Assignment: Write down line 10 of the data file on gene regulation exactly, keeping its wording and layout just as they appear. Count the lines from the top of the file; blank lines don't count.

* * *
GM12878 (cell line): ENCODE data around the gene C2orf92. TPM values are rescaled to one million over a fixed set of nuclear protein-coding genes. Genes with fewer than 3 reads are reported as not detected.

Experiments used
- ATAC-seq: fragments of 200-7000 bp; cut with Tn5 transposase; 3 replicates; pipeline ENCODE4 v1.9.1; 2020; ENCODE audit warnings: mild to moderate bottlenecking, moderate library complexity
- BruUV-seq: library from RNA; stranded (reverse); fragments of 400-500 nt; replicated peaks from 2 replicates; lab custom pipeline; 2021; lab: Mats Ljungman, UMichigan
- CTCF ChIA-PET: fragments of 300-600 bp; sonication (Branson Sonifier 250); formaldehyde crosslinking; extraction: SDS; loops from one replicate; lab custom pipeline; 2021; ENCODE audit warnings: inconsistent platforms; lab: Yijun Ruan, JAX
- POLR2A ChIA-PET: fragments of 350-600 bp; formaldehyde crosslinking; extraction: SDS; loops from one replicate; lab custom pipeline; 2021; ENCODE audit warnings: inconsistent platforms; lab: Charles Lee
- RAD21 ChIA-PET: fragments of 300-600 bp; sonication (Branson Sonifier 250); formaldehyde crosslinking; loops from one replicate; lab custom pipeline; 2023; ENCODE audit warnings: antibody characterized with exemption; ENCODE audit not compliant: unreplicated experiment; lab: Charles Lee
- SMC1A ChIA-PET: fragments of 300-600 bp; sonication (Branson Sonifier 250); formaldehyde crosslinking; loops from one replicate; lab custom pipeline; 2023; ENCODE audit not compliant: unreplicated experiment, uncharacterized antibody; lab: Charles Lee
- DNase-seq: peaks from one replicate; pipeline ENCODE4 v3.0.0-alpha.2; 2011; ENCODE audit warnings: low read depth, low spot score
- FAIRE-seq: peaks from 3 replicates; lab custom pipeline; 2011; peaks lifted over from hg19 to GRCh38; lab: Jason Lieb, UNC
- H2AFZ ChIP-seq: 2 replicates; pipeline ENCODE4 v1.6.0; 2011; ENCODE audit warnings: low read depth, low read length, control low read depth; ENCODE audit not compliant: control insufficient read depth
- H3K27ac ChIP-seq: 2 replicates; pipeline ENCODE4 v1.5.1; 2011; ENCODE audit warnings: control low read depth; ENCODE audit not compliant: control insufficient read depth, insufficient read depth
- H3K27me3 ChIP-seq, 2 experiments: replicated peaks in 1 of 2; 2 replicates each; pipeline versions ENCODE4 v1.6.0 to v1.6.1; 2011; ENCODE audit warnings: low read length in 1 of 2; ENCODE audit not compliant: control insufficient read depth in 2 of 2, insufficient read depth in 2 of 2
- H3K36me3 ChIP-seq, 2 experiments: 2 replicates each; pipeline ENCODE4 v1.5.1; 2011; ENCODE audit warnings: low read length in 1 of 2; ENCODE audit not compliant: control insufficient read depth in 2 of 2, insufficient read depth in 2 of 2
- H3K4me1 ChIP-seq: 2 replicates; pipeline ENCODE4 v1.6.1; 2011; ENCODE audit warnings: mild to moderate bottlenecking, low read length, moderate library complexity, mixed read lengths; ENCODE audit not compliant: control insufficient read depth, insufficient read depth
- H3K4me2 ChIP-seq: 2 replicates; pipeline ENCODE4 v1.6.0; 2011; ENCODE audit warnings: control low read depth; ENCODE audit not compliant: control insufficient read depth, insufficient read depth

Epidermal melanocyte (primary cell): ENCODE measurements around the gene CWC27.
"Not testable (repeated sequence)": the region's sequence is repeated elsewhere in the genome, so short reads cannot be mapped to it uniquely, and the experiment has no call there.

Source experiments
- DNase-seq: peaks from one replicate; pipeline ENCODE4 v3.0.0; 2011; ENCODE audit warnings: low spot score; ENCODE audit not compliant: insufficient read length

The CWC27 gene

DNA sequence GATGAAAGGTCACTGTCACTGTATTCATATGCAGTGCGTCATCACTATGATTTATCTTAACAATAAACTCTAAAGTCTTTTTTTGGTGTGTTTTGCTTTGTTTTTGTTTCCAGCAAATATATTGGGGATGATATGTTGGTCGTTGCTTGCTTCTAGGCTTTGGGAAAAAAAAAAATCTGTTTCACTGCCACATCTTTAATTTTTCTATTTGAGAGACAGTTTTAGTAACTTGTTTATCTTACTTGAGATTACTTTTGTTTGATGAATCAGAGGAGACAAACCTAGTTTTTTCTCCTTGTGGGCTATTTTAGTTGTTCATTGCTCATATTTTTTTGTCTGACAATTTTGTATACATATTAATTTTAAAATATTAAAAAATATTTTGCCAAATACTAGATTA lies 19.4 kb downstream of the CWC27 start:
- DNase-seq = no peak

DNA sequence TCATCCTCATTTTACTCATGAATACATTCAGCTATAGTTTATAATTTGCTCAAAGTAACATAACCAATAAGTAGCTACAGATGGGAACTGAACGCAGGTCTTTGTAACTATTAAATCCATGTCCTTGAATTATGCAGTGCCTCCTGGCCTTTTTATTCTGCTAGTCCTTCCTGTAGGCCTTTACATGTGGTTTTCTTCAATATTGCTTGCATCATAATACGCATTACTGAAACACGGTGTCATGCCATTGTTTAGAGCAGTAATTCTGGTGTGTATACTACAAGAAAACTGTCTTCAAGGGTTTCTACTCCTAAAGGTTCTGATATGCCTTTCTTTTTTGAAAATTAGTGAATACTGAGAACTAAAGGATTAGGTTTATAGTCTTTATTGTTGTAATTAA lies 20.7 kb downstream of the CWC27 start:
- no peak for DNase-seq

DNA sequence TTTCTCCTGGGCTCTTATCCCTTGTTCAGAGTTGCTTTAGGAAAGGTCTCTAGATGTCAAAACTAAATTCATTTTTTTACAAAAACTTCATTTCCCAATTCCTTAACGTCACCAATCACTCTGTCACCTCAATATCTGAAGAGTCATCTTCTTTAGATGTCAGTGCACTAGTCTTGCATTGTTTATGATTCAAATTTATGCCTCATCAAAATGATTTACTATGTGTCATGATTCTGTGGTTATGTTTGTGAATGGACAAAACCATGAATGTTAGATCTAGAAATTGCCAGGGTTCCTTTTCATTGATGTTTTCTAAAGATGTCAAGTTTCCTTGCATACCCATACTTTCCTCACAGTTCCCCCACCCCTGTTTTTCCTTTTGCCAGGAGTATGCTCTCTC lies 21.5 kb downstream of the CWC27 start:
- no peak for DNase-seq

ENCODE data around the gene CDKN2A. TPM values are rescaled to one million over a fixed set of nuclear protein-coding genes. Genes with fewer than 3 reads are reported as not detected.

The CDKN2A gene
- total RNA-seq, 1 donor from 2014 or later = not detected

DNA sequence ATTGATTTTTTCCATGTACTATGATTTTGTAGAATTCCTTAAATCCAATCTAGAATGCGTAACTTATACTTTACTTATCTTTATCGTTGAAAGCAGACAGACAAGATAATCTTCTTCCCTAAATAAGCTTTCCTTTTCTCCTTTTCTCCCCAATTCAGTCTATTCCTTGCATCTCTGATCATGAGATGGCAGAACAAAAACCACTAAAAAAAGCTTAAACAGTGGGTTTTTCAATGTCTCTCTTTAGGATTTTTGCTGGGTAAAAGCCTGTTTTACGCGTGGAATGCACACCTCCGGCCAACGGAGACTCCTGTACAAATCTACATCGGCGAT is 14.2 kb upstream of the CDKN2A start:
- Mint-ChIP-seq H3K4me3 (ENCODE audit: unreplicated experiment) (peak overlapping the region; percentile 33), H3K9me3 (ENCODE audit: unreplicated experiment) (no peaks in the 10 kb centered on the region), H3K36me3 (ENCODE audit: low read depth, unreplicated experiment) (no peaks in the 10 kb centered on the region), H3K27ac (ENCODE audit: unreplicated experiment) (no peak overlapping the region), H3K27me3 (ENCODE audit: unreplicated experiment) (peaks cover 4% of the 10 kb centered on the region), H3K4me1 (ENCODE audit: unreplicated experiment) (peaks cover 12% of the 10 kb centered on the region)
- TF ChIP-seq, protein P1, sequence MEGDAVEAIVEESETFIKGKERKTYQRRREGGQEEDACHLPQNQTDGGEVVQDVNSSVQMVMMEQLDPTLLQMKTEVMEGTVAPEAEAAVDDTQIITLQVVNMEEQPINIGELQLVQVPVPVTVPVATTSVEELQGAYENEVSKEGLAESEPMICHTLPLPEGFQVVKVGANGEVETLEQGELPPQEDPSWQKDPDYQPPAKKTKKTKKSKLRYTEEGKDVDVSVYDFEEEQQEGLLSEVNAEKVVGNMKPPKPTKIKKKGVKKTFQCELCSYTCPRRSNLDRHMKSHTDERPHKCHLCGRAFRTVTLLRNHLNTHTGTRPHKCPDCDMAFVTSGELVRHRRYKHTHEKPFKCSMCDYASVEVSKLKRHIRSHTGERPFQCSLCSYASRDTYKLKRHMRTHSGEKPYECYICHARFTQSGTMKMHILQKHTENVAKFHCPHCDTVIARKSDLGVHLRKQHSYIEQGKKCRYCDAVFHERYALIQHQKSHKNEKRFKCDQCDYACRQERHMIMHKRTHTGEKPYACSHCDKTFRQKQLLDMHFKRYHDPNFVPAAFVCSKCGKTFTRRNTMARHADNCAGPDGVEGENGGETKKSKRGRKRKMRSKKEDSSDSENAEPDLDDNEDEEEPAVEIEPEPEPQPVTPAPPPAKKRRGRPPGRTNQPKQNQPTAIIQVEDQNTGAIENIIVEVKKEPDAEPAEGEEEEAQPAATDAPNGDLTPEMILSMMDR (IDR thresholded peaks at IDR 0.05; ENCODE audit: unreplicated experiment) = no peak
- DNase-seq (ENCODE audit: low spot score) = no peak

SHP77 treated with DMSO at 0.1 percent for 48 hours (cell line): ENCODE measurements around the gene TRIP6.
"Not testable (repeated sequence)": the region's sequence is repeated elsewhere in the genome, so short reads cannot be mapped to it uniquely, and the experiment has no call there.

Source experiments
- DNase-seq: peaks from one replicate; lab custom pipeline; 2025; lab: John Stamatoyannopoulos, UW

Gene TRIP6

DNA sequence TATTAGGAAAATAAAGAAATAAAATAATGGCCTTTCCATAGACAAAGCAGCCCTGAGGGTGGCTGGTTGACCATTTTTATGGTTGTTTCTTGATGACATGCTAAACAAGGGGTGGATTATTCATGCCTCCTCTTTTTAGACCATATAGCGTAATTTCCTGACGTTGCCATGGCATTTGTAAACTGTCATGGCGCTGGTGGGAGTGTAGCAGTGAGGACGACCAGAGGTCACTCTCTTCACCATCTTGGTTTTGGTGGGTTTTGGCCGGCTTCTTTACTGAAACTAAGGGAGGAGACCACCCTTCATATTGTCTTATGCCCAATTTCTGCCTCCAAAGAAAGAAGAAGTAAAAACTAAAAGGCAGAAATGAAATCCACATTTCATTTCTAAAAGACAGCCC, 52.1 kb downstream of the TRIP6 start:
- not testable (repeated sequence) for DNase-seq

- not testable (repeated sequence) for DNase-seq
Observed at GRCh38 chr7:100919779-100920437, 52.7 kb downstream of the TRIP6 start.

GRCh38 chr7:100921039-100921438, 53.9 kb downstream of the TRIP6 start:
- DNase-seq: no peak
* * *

- FAIRE-seq: peaks from 3 replicates; lab custom pipeline; 2011; peaks lifted over from hg19 to GRCh38; lab: Jason Lieb, UNC